Aero India: Fans may flock to 'free' rooftop galleries

Kept out of Aero India, fans will flock to 'free' rooftop galleries

Number of visitors restricted to avoid crowding due to the pandemic

In the past, aviation buffs kept out of the Yelahanka Air Base would watch the air show from highrise rooftops and treetops outside the venue’s periphery. Credit: DH Photo

For thousands of aviation buffs kept out of the Yelahanka Air Base this time, highrise rooftops and treetops outside the venue’s periphery would morph into free Aero India 2021 viewing galleries. Many did this for every airshow, but this time the numbers are about to explode.

Beyond the business deals, stalls and static displays, the spectacular aerobatic displays were the reason visitors flocked in big numbers to all the past airshows.

The Surya Kirans and Sarangs outdid one another in the skies to impress the crowds below. Foreign teams gave them stiff competition in this aerial tussle for maximum eyeballs.

But the cancellation of public days due to pandemic fears this time came as a big letdown for many. Unlike the previous editions, no foreign aerobatic teams have registered for the show till date. The only consolation for fans is the combined aerobatics of the Surya Kirans and Sarangs, scheduled for the first time.

As the Ballari Road/Airport Road slopes down from the air base heights, the highrise buildings on the far end of the road offer good vantage points to watch the aerial displays. Many of the big trees are gone, but nothing will stop the adventurous climb onto billboard frames and ground elevations when the flying machines soar upwards.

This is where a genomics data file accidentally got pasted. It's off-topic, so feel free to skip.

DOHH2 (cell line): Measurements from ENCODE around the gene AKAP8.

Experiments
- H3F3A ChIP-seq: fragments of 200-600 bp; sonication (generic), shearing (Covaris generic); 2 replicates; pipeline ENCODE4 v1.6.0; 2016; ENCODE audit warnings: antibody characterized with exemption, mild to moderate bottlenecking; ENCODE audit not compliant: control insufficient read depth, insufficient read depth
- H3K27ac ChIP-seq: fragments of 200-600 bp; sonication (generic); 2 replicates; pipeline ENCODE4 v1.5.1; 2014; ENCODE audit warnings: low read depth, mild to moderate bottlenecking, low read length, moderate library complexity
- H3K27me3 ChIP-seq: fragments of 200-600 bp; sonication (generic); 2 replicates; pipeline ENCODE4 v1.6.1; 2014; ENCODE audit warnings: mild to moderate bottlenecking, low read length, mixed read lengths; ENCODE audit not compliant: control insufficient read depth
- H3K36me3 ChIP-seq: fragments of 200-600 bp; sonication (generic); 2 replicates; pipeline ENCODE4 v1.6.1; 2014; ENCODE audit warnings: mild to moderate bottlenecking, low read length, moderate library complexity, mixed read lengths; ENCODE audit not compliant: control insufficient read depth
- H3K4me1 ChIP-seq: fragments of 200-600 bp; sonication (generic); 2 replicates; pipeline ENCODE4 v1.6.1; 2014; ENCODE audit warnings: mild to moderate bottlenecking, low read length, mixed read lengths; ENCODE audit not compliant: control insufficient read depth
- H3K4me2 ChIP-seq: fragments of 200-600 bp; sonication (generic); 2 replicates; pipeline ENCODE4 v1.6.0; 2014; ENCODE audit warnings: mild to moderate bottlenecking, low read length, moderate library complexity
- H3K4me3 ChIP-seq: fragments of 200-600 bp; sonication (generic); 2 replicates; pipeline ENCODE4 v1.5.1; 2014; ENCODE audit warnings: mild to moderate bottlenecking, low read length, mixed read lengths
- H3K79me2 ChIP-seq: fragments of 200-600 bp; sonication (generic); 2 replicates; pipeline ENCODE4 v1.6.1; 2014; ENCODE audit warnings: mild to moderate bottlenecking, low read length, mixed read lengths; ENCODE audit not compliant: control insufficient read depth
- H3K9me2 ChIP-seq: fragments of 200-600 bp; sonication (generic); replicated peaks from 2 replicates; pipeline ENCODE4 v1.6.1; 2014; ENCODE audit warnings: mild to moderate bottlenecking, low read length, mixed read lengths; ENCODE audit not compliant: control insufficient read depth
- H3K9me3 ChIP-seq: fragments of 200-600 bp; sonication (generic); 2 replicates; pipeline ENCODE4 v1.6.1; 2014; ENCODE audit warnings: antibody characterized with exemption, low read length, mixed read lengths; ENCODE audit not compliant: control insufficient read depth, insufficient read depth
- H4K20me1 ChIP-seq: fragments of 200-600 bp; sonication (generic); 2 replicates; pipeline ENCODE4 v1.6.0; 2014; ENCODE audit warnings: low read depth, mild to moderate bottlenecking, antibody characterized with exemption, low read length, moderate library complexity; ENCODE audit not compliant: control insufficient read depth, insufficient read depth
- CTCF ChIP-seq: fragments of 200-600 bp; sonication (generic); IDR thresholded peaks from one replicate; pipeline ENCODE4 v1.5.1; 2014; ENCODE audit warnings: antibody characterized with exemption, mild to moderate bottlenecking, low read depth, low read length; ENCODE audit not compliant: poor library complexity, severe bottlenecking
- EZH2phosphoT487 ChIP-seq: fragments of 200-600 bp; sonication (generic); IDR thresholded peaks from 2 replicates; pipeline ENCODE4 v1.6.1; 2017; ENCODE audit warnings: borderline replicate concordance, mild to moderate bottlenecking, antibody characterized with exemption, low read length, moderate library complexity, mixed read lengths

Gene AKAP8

Based in Bidar, the Surya Kirans had performed at all the Aero India shows till 2011. Facing a severe shortage of training aircraft, the fleet was grounded before being resurrected in February 2015. Replacing the old Kirans were the British Hawk Advanced Jet Trainers (AJTs) assembled in India by the Hindustan Aeronautics Limited (HAL).

But the 2019 show had a disastrous start for the IAF’s premier aerobatic team. Two of the aircraft on display collided mid-air and crashed on February 19, a day before Aero India began. Two pilots ejected to safety but the third pilot, Wing Cdr Sahil Gandhi died later.

Grounded for the rest of the show, the team however returned on the last day for an incomplete diamond formation dubbed as ‘The Missing Man’. It was a moving tribute to the departed pilot, a feat that sparked loud cheers from the thousands who had gathered at the air base and outside.

The Yak aerobatic team from Britain had made a big splash in the air with their four Yakovlev Yak-7s and Yak-11s in the last edition. For Aero India 2017, the Yaks had competition from the Scandinavian AirShow Team from Sweden.

IAF is hoping that at least one of these teams will return this time.